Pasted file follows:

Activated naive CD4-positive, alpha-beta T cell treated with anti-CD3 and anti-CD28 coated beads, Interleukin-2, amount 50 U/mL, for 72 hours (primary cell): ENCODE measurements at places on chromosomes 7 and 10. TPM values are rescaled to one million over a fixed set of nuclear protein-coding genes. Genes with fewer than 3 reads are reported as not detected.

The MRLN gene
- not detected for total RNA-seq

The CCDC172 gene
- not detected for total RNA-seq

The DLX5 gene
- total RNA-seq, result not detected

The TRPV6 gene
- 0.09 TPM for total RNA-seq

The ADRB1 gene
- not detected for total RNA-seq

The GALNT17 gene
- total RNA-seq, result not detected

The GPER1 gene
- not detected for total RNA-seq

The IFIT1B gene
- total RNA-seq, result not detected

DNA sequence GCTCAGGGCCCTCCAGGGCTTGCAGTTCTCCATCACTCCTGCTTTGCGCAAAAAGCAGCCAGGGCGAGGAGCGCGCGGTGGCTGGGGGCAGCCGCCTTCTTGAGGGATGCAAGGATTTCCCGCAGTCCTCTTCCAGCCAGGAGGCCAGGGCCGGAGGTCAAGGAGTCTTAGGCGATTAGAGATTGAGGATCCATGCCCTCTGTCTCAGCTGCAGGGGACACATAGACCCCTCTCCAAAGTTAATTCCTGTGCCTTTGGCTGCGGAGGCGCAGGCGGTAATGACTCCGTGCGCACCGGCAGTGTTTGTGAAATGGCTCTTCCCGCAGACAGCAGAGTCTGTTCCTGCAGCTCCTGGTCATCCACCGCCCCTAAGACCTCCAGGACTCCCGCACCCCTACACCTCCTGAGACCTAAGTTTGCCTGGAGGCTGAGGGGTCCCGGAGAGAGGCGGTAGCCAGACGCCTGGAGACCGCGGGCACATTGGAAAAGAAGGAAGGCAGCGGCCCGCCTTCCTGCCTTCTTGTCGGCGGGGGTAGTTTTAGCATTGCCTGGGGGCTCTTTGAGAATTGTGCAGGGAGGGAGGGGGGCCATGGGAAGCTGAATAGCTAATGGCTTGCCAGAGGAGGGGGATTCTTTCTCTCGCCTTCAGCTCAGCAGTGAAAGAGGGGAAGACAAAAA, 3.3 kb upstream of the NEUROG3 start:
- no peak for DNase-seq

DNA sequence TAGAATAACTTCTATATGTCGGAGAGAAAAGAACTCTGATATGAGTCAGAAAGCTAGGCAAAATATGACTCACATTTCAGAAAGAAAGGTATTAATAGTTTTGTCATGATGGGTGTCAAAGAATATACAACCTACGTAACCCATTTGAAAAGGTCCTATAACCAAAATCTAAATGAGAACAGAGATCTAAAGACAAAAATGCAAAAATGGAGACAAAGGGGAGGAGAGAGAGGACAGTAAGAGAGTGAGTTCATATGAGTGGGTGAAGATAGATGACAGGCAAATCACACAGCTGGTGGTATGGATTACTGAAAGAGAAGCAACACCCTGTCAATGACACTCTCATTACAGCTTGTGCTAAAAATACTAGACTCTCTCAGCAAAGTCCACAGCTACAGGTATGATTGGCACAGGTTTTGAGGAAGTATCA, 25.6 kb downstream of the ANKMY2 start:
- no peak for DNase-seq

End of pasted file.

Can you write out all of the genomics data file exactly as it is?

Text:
Activated naive CD4-positive, alpha-beta T cell treated with anti-CD3 and anti-CD28 coated beads, Interleukin-2, amount 50 U/mL, for 72 hours (primary cell): ENCODE measurements at places on chromosomes 7 and 10. TPM values are rescaled to one million over a fixed set of nuclear protein-coding genes. Genes with fewer than 3 reads are reported as not detected.

The MRLN gene
- not detected for total RNA-seq

The CCDC172 gene
- not detected for total RNA-seq

The DLX5 gene
- total RNA-seq, result not detected

The TRPV6 gene
- 0.09 TPM for total RNA-seq

The ADRB1 gene
- not detected for total RNA-seq

The GALNT17 gene
- total RNA-seq, result not detected

The GPER1 gene
- not detected for total RNA-seq

The IFIT1B gene
- total RNA-seq, result not detected

DNA sequence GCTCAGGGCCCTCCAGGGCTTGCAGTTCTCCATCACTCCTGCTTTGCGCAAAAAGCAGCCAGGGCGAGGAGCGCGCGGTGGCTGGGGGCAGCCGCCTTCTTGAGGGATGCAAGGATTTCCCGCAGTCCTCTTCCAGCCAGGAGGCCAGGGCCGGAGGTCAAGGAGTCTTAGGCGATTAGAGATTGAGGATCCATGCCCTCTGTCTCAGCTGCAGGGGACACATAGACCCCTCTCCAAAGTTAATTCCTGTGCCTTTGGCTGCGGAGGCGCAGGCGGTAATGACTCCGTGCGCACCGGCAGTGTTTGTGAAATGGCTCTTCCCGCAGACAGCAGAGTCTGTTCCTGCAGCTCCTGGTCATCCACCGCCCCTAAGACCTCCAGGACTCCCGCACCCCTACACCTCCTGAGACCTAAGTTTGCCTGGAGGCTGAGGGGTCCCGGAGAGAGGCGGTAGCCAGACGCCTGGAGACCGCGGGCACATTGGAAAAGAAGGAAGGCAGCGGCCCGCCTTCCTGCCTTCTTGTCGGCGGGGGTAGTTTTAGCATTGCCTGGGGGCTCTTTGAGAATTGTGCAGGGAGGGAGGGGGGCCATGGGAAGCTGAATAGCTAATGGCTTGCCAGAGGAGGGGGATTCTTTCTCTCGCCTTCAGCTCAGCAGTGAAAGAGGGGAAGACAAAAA, 3.3 kb upstream of the NEUROG3 start:
- no peak for DNase-seq

DNA sequence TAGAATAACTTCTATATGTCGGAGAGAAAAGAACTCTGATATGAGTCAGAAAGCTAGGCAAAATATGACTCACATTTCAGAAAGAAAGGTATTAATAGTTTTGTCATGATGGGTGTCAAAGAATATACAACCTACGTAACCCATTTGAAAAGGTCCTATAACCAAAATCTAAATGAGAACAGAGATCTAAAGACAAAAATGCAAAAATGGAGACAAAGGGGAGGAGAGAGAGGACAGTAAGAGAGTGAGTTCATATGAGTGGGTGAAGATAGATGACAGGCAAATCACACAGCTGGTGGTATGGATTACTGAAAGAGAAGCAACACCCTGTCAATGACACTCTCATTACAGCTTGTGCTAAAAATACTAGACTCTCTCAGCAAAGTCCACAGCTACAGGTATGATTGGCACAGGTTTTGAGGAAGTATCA, 25.6 kb downstream of the ANKMY2 start:
- no peak for DNase-seq